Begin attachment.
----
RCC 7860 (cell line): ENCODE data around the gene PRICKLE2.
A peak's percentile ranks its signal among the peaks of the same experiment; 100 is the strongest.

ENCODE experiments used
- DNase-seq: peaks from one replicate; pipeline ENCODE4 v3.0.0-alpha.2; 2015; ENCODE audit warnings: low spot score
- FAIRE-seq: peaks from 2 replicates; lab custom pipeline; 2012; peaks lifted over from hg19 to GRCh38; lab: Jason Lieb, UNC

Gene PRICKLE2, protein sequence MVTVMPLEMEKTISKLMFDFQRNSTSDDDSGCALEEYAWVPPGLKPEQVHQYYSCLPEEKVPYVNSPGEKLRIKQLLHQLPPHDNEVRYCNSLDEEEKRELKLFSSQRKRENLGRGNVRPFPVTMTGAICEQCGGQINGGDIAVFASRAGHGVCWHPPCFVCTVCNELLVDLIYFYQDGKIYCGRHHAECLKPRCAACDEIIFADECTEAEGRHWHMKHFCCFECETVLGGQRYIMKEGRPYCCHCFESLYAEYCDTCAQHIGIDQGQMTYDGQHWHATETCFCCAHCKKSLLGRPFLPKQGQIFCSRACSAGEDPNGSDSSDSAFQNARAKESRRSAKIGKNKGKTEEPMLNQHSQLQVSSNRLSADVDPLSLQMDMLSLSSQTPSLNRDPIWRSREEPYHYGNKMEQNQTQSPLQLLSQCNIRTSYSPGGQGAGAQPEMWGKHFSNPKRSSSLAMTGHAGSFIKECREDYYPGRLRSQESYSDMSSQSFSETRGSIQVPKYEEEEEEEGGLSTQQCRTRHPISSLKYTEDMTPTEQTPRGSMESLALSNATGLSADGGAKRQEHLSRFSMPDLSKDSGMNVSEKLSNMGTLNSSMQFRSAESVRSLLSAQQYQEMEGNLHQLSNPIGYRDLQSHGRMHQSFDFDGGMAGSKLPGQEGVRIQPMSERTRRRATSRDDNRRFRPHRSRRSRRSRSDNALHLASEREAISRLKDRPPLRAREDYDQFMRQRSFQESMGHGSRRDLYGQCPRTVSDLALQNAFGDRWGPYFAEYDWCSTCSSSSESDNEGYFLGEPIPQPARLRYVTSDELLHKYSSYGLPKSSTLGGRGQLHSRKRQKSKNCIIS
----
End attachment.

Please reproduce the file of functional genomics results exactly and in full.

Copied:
RCC 7860 (cell line): ENCODE data around the gene PRICKLE2.
A peak's percentile ranks its signal among the peaks of the same experiment; 100 is the strongest.

ENCODE experiments used
- DNase-seq: peaks from one replicate; pipeline ENCODE4 v3.0.0-alpha.2; 2015; ENCODE audit warnings: low spot score
- FAIRE-seq: peaks from 2 replicates; lab custom pipeline; 2012; peaks lifted over from hg19 to GRCh38; lab: Jason Lieb, UNC

Gene PRICKLE2, protein sequence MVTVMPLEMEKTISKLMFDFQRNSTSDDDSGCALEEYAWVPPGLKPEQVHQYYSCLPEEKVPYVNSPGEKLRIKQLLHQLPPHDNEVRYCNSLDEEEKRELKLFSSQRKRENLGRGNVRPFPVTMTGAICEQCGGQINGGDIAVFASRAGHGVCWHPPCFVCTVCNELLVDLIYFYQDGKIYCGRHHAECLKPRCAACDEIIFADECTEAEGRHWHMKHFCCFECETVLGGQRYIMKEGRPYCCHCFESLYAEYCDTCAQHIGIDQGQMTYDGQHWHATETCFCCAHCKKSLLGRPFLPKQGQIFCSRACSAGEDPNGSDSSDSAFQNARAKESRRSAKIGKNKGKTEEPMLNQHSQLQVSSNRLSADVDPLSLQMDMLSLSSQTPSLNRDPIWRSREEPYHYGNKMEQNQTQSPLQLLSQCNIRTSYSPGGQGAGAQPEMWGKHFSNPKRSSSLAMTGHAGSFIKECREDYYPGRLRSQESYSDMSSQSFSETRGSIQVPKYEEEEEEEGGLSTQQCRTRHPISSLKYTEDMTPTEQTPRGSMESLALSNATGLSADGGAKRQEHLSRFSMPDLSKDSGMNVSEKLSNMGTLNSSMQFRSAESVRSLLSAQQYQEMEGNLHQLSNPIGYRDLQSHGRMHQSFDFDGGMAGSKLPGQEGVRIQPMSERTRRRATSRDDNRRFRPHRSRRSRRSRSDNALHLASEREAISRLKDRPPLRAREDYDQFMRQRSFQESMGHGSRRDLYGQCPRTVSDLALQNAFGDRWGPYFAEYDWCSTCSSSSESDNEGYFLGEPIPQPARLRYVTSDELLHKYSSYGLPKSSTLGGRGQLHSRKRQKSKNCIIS